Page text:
61. Hi Helen, lovely post, and i can relate, i’m so besotted with my dog Bingo. We adopted him after his 1st owners abused him (at only 4months old). He could have been a mean dog, but he is awesome, so loving and so very much loved in return. Neil was taking him to school (where he is the caretaker) last weekend, and Bingo started crying with excitement when Neil and he were still 2 roads away from the school! I just adore my dog. It’s really an emotion i can’t explain.


  62. What I didn;t say in the blog is that Zeb used to be a racehorse, and when retired became a showjumper . . . but his lazy nature meant he was passed a round a bit by a few owners. Lucky me I say πŸ™‚

    • Thanks CC. Yeah, I did kinda fall in love when I first saw him. And he’s very sweet. And tall, dark and handsome. The tallness can be a bit of a worry – although there’s no shame in using a ladder. Thanks for dropping in.

  63. Hmm… The new UK cover’s gorgeous but doesn’t reveal the true extent of Noah’s SEXINESS. Your hero and heroine sizzled on your US cover – and delightfully captured Made for Marriage’s very horsey flavour. Congrats on the UK launch, Helen. A whole new kingdom to discover the magic and romance of Crystal Point…

  64. I love the pink, Helen. Just right for the UK market. I’m beginning to understand how important the cover is for each market. I can’t wait to see the Australian release. πŸ™‚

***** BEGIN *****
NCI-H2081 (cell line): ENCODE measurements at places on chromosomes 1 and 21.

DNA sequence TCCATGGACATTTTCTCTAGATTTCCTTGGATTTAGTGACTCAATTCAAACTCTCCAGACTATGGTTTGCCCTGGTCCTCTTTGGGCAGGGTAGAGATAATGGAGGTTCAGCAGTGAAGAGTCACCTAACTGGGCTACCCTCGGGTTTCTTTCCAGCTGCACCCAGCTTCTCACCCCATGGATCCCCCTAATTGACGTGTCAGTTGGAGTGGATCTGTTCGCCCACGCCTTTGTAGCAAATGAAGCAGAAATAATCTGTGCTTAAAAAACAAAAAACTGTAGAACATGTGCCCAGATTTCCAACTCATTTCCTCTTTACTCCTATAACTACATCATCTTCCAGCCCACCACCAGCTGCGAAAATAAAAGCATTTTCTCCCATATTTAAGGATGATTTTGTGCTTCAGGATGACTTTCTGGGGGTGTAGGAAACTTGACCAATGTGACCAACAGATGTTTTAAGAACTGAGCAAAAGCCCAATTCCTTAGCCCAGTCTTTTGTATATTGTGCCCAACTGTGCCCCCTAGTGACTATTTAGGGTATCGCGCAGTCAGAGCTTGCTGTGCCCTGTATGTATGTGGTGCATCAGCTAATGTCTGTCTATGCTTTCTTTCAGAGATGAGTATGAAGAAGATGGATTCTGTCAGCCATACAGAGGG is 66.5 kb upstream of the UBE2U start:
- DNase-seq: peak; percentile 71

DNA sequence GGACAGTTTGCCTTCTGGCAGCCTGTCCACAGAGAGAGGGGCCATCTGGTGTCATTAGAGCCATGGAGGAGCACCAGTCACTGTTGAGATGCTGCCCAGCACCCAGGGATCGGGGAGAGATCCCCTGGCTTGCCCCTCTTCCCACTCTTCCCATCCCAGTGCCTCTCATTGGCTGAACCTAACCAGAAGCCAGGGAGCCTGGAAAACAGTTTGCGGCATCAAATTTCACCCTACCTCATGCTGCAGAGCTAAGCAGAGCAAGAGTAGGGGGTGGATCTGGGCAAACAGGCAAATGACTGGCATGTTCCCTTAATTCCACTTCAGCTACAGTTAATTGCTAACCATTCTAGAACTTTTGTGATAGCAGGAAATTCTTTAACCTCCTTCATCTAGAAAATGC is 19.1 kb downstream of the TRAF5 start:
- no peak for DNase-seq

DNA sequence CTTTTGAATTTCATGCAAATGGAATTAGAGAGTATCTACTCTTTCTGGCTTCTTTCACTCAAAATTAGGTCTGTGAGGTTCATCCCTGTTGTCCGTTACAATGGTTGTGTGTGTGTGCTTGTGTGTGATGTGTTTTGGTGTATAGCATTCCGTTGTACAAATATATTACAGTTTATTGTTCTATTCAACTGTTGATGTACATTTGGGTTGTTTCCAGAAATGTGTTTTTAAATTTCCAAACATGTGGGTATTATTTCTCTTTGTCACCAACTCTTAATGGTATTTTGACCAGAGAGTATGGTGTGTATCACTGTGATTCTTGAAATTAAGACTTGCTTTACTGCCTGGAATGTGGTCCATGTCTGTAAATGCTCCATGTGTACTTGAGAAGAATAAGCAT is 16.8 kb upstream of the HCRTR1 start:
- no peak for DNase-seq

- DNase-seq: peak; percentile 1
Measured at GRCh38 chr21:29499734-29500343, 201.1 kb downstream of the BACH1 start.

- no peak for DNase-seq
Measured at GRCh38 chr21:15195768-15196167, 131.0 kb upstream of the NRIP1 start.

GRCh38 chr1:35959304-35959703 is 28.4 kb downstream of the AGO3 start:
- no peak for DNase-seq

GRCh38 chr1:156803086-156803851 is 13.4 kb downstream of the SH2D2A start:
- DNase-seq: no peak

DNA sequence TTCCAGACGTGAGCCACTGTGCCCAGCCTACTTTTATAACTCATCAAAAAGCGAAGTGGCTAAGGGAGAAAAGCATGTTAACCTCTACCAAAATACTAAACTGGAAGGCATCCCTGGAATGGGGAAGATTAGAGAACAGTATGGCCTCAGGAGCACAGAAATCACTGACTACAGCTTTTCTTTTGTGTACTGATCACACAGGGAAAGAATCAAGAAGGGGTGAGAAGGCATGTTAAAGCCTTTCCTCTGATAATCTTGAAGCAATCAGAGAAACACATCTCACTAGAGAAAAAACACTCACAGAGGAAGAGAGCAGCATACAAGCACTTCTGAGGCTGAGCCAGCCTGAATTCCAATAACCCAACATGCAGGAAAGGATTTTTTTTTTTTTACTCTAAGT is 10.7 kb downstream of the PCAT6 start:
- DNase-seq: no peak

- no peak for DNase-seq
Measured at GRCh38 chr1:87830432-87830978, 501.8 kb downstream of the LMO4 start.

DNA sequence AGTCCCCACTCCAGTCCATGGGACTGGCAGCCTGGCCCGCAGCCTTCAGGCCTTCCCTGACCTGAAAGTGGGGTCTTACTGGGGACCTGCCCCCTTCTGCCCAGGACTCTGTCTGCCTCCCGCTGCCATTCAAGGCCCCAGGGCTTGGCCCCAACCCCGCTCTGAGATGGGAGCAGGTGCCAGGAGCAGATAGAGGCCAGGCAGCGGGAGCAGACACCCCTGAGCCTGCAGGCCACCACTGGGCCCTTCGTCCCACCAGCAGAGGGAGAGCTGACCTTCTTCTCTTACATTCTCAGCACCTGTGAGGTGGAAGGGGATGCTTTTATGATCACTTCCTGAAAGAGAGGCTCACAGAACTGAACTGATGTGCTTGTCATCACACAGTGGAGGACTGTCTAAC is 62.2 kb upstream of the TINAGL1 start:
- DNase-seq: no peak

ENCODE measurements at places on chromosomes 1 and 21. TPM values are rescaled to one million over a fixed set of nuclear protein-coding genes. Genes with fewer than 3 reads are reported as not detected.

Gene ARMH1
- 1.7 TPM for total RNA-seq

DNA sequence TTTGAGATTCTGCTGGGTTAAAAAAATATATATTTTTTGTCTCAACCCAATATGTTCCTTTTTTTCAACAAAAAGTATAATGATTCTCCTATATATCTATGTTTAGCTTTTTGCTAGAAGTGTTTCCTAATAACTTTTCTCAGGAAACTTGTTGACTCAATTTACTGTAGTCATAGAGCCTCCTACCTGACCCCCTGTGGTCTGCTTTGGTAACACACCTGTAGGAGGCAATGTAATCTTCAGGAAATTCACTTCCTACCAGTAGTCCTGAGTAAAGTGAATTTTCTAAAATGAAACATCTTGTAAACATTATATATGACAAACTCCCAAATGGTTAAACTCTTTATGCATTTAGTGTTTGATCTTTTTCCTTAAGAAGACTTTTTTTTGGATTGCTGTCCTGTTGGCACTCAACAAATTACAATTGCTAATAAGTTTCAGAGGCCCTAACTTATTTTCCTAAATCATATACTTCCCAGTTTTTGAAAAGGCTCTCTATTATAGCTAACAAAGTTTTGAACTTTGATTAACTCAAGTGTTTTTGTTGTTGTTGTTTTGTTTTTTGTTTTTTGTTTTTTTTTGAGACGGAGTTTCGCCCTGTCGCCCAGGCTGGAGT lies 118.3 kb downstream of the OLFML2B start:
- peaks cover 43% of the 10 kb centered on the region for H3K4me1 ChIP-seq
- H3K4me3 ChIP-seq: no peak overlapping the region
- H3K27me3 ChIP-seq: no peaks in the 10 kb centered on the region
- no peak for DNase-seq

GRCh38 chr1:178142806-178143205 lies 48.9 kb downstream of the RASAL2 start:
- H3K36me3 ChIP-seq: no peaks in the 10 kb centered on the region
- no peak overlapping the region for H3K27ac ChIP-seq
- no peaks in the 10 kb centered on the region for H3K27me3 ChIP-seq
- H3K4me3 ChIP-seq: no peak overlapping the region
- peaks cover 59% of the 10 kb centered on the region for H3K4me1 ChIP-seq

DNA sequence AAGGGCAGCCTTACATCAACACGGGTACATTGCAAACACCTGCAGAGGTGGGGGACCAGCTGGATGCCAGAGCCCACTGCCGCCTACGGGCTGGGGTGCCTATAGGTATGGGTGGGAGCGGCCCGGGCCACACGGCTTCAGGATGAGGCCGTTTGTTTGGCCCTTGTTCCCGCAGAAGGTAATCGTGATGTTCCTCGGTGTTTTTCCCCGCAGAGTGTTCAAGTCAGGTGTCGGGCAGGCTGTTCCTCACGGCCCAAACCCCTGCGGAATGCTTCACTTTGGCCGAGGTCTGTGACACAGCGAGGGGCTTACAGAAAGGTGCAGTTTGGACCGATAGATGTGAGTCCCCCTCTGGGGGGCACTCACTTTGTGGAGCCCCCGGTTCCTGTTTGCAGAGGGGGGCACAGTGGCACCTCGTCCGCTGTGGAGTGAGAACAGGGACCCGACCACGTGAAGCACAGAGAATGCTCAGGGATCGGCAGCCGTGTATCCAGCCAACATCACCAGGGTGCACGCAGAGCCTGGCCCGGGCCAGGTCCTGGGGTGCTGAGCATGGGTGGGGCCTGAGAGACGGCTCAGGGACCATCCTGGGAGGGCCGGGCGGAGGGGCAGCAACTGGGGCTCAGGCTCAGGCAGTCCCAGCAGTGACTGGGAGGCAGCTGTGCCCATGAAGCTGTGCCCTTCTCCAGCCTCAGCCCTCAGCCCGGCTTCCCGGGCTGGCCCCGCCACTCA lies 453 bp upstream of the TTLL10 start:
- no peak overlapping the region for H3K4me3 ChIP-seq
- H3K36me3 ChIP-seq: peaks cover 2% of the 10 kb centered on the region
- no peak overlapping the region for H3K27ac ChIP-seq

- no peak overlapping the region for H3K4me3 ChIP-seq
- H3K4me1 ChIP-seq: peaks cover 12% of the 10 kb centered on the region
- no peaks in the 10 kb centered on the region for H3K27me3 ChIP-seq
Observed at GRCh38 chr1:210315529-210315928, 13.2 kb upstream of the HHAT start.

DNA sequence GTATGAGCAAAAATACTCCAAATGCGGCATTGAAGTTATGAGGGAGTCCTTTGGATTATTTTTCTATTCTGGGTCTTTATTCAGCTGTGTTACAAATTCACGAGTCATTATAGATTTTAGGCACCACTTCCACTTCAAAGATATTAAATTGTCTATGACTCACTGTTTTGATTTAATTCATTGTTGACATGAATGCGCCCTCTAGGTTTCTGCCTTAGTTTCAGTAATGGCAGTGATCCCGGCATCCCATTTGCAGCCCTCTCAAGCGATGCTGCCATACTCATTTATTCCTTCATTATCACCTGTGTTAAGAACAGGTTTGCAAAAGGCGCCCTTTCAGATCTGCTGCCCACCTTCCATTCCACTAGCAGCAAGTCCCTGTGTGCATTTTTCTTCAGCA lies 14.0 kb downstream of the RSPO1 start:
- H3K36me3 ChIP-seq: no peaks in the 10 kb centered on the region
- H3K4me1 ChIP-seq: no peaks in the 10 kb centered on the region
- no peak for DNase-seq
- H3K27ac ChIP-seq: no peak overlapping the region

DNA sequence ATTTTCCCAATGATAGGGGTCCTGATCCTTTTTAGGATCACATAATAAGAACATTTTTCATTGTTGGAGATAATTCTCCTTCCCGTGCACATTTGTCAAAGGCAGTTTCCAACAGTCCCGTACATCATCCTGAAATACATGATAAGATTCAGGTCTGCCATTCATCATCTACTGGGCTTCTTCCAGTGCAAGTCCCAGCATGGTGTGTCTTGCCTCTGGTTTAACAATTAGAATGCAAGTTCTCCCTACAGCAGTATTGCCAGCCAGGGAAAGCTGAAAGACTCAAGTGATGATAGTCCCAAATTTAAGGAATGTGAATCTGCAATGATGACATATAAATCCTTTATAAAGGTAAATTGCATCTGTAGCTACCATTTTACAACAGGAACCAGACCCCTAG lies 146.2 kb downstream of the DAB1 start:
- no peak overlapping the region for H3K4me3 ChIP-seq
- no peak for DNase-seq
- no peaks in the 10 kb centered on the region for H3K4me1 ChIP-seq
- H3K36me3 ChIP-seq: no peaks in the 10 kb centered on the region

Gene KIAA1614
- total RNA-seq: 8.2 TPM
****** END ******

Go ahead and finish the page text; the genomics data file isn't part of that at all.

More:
65. That is SO EXCITING, Helen! I love Christmas stories, too, especially Christmas romances. Do you know what date Marriage Under the Mistletoe will be released in Australia? Can’t wait to return to beautiful Crystal Point!

  66. Thanks Louise. I’m pretty excited too! I loved writing about Evie in Made For Marriage and am so glad she gets her own happy ever after in Marriage Under The Mistletoe πŸ™‚

  67. Oh he’s lovely! And with a story to boot. Can i blame mishapen hooves for my body not living up to my athletic mind?
    Looking forward to seeing him in a story.

  68. I’ve been waiting to see this hero ‘in the flesh’ and he’s every bit as hot as I’d imagined he might be. Evie is going to have her hands full (sorry!) with such a hunky hero coming into her life. Can’t wait to see how he talks her around with that sexy smile!